10 Best Things To Do In Boston
So you are thinking about visiting Boston? Good for you. Most people overlook this historical city for its ritzy, over-priced neighbor to the South. I am looking at you, New York. But for those of you who are interested in US history and not so interested in paying $20 dollars for a cocktail, Boston is an excellent option. The city is filled with amazing restaurants, plenty of attractions to keep you busy, and super friendly locals. I had the pleasure of spending four days here, and if I could have, I would have extended it to a week or longer. I immediately fell in love with the red brick buildings, cobble stone streets, open air market and of course the Bahston accent.
However, not all that glitters is gold. Whenever I visit a new city, I make a point to find something that I dislike about it. Everyone wants to share the good stuff, but nobody wants to share the not so good parts of their travel stories. As someone who has had Boston on their must visit list for FAR too long, it was pretty difficult for me to find something about this city that I didn’t love. If I had to choose one thing, it would be that the main attractions of the city are spread out so far that it was hard to explore without a car. I didn’t rent a car during my stay, mostly because I planned on doing a fair bit of drinking and knew that driving wouldn’t be a viable option for me. Thus, I ended up spending close to $100 on Uber’s during my 4 day stay. So my suggestion to you is to rent a car, limit your alcohol intake and spend the days cruising through some of the oldest streets in the country.
10 Best Things to do in Boston
Eat Italian in the North End
So you are on a search for the best bruschetta this side of Tuscany? Wander through the North End of Boston and you are likely to find more than a handful of contenders. When I was in the city, the best Italian food I had was from a restaurant called Panza. It was a little place with maybe 10 tables. The Italian staff know exactly what you are looking for and are totally willing to suggest their favorite dishes on the menu. I ordered the bruschetta, obviously, as well as the baked ziti with meatballs. Though my eyes were definitely bigger than my stomach (the portions are huge), I left completely content and full to the brim. I went for lunch, so I didn’t have to wait for a table, but their Yelp reviews suggest that it is fairly tough to get a seat here for dinner. They do take reservations though, so hit up OpenTable before you go, just to be on the safe side.
Eat a Canoli at Mike’s Pastry
Address: 300 Hanover St, Boston, MA 02113 Phone:(617) 742-3050 Hours:8AM–10PM
Take the Harpoon Brewery Tour
Before arriving in Boston, I had never even heard of Harpoon Brewery. I had come to Boston with every intention of taking the Sam Adams Brewery tour, but my travel partner mentioned that Harpoon was supposed to be cool. Though it is a ways from the center of the city, it was definitely worth the price of the cab ride. The brewery is huge and the tour was really interesting. I learned from the tour that it is the oldest and largest continually operated brewery in Massachusetts, and that they don’t sell their beer on the West Coast, which was a bummer since I got very attached to their Hoppy Adventure Double IPA. When you walk into the building you will face the German crafted beer hall where you can enjoy a cold one and a pretzel which transported me back to my days in Munich. The tour only costs $5 per person and on Sunday’s it runs every half hour. I believe it is every 15 minutes on Saturdays and once an hour during the week. After the main portion of the tour, you enter the Tasting Room, where the tour guides will pour you as many samples as you like over a period of 20 minutes or so. I think I tried all 10 beers that they had on tap in 20 minutes, so my cab ride back to the hotel was interesting to say the least. Maybe don’t drink the IPA flight in the 20 minutes before the tour, like I did.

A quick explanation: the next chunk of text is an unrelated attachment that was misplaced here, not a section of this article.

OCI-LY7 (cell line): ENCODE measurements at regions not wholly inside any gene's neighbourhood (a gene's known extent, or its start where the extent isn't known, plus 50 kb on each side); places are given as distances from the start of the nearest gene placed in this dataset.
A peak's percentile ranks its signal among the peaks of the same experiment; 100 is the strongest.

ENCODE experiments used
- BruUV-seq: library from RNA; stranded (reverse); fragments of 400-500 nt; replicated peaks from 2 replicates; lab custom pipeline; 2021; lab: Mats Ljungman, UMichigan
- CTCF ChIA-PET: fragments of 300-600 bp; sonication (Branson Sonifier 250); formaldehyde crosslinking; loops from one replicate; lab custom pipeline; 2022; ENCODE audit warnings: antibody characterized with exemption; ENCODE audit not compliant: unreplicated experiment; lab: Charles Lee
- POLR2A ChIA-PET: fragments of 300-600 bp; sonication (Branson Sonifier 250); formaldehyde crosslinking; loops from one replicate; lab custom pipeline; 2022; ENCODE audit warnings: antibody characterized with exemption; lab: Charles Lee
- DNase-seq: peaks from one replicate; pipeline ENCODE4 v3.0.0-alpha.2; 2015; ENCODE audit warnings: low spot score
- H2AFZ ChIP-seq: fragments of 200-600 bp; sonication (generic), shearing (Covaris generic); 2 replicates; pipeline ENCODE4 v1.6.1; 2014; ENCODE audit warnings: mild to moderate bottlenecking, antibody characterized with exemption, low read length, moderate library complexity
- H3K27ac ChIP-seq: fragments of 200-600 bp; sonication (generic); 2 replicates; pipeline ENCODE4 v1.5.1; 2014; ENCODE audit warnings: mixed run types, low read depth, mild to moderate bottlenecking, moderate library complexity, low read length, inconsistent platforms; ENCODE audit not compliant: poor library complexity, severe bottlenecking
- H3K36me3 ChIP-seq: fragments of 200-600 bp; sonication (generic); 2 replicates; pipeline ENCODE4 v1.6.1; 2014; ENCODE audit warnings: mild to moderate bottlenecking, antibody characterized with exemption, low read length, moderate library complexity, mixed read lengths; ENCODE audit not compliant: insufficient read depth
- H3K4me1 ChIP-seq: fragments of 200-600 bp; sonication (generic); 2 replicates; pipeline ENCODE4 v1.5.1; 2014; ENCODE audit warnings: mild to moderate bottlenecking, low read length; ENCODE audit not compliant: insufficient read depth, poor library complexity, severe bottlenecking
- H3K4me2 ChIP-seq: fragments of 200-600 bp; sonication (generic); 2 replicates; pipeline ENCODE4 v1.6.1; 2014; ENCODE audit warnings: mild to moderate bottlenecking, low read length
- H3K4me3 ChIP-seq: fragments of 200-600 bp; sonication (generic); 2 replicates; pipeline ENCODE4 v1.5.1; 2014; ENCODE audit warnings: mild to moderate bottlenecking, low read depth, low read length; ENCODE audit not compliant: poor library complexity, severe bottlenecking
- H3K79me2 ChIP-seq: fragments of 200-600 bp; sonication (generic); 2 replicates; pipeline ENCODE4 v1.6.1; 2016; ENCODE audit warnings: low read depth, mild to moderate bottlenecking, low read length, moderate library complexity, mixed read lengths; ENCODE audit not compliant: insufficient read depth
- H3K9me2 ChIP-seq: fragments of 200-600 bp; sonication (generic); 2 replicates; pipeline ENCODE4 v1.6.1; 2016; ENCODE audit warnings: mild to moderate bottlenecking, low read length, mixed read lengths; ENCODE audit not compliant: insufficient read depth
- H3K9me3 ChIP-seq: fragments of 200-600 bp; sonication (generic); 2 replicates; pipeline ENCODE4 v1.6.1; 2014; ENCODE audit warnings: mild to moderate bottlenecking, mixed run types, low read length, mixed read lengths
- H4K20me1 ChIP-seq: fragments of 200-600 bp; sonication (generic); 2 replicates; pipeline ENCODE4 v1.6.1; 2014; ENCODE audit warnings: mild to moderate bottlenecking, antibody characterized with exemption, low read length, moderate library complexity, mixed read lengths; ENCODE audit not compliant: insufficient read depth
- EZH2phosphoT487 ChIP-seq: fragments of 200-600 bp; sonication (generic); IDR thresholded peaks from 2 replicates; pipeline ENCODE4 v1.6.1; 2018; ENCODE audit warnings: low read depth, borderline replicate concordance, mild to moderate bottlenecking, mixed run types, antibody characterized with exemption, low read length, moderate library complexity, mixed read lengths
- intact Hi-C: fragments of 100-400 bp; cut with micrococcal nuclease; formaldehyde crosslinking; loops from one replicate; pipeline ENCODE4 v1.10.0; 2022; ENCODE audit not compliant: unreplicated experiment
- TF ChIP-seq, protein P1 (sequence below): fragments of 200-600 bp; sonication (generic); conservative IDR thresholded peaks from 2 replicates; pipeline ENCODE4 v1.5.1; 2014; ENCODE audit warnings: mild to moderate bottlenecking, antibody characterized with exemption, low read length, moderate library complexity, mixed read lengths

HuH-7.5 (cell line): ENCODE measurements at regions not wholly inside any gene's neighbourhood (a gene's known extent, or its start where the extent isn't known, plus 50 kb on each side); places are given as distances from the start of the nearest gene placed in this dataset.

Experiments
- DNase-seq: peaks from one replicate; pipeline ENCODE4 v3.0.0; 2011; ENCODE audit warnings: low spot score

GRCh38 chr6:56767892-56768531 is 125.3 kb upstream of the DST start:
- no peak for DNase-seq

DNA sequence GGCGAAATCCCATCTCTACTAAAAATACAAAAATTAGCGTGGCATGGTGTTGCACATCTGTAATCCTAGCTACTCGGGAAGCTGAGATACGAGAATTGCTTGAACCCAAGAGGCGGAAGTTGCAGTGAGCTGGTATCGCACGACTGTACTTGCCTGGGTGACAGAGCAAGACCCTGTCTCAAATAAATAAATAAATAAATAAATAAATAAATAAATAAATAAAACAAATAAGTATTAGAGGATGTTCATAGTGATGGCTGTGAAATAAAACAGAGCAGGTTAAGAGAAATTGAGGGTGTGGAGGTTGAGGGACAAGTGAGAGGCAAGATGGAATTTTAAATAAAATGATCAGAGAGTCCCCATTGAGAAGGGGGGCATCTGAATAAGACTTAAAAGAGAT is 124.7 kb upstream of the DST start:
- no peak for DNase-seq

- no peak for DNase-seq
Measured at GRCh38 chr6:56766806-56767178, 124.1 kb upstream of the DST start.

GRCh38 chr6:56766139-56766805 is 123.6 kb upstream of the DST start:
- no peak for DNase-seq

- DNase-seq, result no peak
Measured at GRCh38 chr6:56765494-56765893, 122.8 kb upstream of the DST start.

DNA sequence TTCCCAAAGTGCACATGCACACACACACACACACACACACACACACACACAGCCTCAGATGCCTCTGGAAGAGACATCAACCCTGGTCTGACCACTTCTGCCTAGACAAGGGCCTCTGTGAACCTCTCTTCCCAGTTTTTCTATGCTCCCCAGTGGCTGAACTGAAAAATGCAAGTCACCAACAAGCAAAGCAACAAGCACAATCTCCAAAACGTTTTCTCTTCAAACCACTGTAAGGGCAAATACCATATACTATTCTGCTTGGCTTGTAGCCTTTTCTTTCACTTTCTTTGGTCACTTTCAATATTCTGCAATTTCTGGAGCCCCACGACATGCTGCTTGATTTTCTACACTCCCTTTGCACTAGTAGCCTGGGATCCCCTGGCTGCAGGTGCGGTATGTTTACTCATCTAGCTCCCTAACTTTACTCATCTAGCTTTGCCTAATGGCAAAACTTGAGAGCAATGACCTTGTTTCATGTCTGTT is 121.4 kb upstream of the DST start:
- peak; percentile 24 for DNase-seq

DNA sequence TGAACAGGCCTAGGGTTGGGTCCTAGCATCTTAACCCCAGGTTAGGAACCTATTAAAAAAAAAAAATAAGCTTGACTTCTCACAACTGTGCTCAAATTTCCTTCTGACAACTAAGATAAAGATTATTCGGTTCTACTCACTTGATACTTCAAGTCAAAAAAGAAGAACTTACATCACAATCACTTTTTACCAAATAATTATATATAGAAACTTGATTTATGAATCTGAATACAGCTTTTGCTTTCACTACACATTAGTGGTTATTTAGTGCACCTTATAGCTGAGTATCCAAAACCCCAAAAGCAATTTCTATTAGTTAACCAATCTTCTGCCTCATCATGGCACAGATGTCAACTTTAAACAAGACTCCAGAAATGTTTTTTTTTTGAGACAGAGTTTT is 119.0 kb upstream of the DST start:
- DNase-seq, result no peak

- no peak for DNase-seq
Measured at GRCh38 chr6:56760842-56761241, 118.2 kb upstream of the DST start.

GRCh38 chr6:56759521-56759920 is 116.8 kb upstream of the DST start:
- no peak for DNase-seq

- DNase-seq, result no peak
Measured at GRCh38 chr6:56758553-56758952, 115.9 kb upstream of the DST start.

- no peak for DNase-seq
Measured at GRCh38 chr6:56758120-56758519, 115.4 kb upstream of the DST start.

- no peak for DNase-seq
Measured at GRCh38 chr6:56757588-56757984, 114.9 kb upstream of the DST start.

Address: 306 Northern Ave., Boston, MA 00210 Phone:(617) 456-2322 Tour Hours:11:30AM–5:30PM Beer Hall Hours: Friday - Saturday 11AM-11PM Sunday - Thursday 11AM-7PM
Have a Drink at Russell House Tavern in Harvard Square
After strolling through the pristine grounds of the Harvard campus, you are likely going to want to drink away the fact that you were not smart enough to be a part of this elite group of academics. If so, Russell House Tavern in the center of Harvard Square is an excellent choice. They have a wide variety of beers to choose from, as well as a fully stocked bar and food that rivals the best restaurants in Seattle. I ordered an IPA, of course, and followed it with 6 of their most popular oysters. I can’t tell you what type they were because the IPA was 10% alcohol and I honestly don’t remember, but they were awesome. The bar has a hipster vibe with old school light bulbs hanging over the bar and a bartender with a huge beard and a bow tie. Coming from Seattle, this was right up my alley.
Have Tea at the Boston Public Library
After signing up for a Secret Boston group on FB and reading about Tea Time at the Public Library, I thought I was so cool. I had found an underground activity that no one knew about and I was going to impress everyone with my insider knowledge. After talking to a coworker who used to live in Boston, I realized that I wasn’t that cool and that most locals do know about it. Oh well, it was still really fun and it is an off-beat activity that not everyone gets to experience. The library itself it beautiful, though a bit confusing. I spent about 15 minutes wandering around looking for the bathroom after I had consumed too much tea. Don’t be like me. Ask someone instead of thinking you will be able to find it on your own. Back to the tea. The cost is $35 and it is completely worth it. They have a ton of different tea options as well as scones, cookies, and some savory sandwiches. Everything we ate lived up to our expectations and we walked away full, and you can check out the menu here.
Visit Boston Common